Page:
Australia: Penalty Unit Hike: Cost of Offending Soars

Last Updated: 17 February 2013
Article by Michael Grosser and Christie Green
Most Read Contributor in Australia, September 2016

New legislation with the purpose of improving Commonwealth criminal justice arrangements (ie, drug and identity crime offences) has significantly affected the size of potential fines applicable for offences committed under federal corporate, information technology and employment laws (among others).

Numerous pecuniary penalties under legislation administered by federal Government agencies are calculated using 'penalty units' as opposed to dollar amounts. The amount of a penalty unit is regulated by section 4AA(1) of the Crimes Act 1914 (Cth).

On 28 December 2012, the Crimes Legislation Amendment (Serious Drugs, Identity Crime and Other Measures) Act 2012 (Cth) (Act) came into effect. This Act amended the Crimes Act 1914 (Cth) such that one penalty unit has increased from $110 to $170. The rationale for the 'adjustment' is to accommodate increases in the Consumer Price Index.

The increased penalty unit amount will apply to offences which occur after 28 December 2012. The penalty unit amount for offences or current proceedings for offences which occurred before this date will remain at $110.

This increase has significant financial implications for corporations and individuals who are found guilty of committing certain offences under a wide range of Federal laws including:

  • Corporations Act 2001;
  • The Fair Work Act 2009;
  • Competition and Consumer Act 2010;
  • National Consumer Credit Protection Act 2009;
  • SPAM Act 2003;
  • Telecommunications Act 1997; and
  • Do Not Call Register Act 2006.

The impact of the significant increase of $60 per unit is illustrated in the following example.

Table 1: Directors Duties Offence

A director of a company is found guilty of being intentionally dishonest and fails to exercise his/her powers and discharge his/her duties in good faith in the best interests of the corporation under section 184 of the Corporations Act 2001 (Cth). Schedule 3 at Item 30 to that Act provides the penalty payable is 2,000 penalty units or 5 years imprisonment or both.

Offence before 28 December 2012

2,000 penalty units multiplied by $110 = $220,000

Offence after 28 December 2012

2,000 penalty units multiplied by $170 = $340,000

That's $120,000 more!

It gets worse for SPAM and Privacy offences

Greater financial hardship will arise under the SPAM Act and also the Privacy Amendment (Enhancing Privacy Protection) Act 2012 (Privacy Amendment Act) (which will amend certain provisions of the Privacy Act 1988 and is expected to come into effect in March 2014). The impact of the Act with respect to the maximum penalty payable under the SPAM Act and the Privacy Amendment Act by a body corporate is also set out below.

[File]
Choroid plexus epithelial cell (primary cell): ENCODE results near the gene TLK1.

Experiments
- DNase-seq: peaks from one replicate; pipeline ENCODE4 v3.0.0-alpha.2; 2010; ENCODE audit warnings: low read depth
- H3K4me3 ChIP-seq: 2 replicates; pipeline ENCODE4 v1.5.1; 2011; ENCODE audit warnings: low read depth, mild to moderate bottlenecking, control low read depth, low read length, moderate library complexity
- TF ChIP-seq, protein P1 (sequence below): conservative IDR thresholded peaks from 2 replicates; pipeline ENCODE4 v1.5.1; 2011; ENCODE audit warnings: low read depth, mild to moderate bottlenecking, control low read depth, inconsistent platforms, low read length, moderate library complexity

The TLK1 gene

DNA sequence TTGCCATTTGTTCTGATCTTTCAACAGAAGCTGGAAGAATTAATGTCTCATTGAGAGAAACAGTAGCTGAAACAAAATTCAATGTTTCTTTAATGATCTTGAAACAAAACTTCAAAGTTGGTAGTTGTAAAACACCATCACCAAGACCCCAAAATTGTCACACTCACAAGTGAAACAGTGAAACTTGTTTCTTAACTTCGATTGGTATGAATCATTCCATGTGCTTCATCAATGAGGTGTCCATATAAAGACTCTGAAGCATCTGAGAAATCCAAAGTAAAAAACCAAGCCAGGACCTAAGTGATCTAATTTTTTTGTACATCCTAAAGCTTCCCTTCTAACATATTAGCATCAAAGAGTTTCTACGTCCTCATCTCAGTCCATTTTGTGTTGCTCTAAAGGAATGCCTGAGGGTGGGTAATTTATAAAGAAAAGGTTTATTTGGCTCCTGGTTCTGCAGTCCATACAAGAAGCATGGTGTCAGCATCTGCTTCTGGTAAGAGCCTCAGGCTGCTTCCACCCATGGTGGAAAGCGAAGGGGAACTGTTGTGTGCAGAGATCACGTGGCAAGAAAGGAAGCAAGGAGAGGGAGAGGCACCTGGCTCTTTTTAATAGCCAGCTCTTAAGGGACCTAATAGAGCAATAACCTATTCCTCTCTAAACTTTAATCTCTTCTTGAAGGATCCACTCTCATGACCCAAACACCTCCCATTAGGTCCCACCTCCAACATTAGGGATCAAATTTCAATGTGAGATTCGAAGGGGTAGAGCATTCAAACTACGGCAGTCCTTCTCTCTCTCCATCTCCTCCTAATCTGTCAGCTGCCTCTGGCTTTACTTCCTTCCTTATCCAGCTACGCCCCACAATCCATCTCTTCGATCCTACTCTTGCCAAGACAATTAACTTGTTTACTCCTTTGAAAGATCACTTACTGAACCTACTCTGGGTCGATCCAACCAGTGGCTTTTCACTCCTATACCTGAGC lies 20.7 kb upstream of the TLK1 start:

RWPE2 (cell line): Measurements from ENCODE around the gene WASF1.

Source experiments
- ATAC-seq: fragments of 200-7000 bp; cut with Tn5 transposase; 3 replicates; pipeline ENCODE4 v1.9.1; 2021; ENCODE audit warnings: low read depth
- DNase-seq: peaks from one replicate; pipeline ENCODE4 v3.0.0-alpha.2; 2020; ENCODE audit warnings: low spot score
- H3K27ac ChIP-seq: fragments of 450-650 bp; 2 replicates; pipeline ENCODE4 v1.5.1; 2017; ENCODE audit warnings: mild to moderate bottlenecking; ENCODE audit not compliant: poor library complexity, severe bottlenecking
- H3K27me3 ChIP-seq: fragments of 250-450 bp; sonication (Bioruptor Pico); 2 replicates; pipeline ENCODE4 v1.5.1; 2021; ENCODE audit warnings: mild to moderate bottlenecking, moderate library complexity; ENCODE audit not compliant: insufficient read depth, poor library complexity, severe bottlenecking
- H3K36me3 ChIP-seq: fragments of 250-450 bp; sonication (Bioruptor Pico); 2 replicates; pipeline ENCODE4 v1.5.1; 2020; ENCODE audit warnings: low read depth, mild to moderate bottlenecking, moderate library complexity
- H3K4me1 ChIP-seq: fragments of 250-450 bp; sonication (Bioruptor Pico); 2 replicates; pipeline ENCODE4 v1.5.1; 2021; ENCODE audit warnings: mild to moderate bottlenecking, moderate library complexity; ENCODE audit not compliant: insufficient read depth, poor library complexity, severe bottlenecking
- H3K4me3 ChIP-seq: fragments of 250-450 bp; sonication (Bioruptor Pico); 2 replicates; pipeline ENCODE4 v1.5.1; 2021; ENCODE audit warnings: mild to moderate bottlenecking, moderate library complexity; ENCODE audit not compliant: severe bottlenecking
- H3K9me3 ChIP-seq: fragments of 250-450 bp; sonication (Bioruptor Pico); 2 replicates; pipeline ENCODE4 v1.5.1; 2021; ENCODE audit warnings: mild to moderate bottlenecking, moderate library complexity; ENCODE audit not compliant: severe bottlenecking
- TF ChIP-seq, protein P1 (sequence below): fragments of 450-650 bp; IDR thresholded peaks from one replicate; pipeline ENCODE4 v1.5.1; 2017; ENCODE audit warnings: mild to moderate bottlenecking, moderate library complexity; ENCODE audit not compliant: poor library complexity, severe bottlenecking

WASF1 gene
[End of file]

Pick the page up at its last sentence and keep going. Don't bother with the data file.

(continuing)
Table 2: SPAM and Privacy Offences

Offences before 28 December 2012

SPAM Act - 10,000 penalty units multiplied by $110 = $1.1m 1

Privacy Act – $30,000 2

Offences after 28 December 2012

SPAM Act – 10,000 penalty units multiplied by $170 = $1.7m

After amendment of the Privacy Act in 2014:

Privacy Act – 10,000 penalty units (2,000 penalty units multiplied by 5) x $170 = $1.7m 3

That's between $600,000 and $1.67m more!

Regular Review

The Act also inserted a new provision dealing with regular reviews of the penalty unit amount. To this end, the Attorney-General must cause a review of the amount of a penalty unit every three years. Therefore the amount of the penalty unit should remain unchanged until at least early 2016.

Impact on existing Civil Penalty Provisions

These changes will also affect some civil penalties applicable under certain federal legislation, such as, for instance the SPAM Act 2003 (Cth). However, not all maximum civil penalties will be affected as in certain cases the relevant legislation specifies a maximum civil penalty without making reference to a 'penalty unit'.

For example, section 181 of the Corporations Act 2001 (Cth) (which deals with the duty of 'good faith' of a director) provides that subsection is a 'civil penalty provision'. The maximum civil penalty payable for a breach of duty is set out in section 1317G and is an amount of $200,000 for an individual.

Similarly, offences dealing with contracts containing cartel provisions or corporations that give effect to such provisions under the Competition and Consumer Act 2010 (Cth) are also civil penalty provisions. The maximum civil penalty payable is set out in section 44ZZRF(3) of that Act.

How we can we help you

Compliance with the federal laws listed above is paramount, in order to prevent the potential increase in the size of penalties adversely affecting your bottom line.


1 Section 25(5)(b)(i).

2 Section 18T.

3 Sections 80W(5)(c) and 13G.

The content of this article is intended to provide a general guide to the subject matter. Specialist advice should be sought about your specific circumstances.

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Michael Grosser
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